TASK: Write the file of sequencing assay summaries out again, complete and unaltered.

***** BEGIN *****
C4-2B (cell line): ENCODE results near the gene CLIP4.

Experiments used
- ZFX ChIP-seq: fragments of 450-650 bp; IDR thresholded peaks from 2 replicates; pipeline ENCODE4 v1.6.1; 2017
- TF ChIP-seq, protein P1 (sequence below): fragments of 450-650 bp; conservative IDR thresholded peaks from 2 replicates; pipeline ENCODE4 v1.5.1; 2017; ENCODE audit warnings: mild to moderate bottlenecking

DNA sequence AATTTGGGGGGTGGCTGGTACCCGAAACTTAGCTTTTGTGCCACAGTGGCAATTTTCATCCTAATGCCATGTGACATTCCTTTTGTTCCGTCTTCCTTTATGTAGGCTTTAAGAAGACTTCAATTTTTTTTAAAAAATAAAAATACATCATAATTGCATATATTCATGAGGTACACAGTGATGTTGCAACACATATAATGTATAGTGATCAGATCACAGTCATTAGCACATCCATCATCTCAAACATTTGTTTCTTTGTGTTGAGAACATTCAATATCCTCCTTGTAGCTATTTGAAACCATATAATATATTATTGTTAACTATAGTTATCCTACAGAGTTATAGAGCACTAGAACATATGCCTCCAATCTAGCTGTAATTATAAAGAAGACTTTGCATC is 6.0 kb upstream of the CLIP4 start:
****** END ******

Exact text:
C4-2B (cell line): ENCODE results near the gene CLIP4.

Experiments used
- ZFX ChIP-seq: fragments of 450-650 bp; IDR thresholded peaks from 2 replicates; pipeline ENCODE4 v1.6.1; 2017
- TF ChIP-seq, protein P1 (sequence below): fragments of 450-650 bp; conservative IDR thresholded peaks from 2 replicates; pipeline ENCODE4 v1.5.1; 2017; ENCODE audit warnings: mild to moderate bottlenecking

DNA sequence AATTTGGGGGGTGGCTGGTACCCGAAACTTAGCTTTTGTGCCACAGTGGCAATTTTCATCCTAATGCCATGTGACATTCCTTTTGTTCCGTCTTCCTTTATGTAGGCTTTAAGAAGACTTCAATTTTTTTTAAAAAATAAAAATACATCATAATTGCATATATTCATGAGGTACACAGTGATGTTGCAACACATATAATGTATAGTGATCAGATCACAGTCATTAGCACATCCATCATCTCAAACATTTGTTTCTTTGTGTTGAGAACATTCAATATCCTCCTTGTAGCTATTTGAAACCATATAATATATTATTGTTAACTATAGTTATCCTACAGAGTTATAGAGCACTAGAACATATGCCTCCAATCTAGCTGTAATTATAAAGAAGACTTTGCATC is 6.0 kb upstream of the CLIP4 start: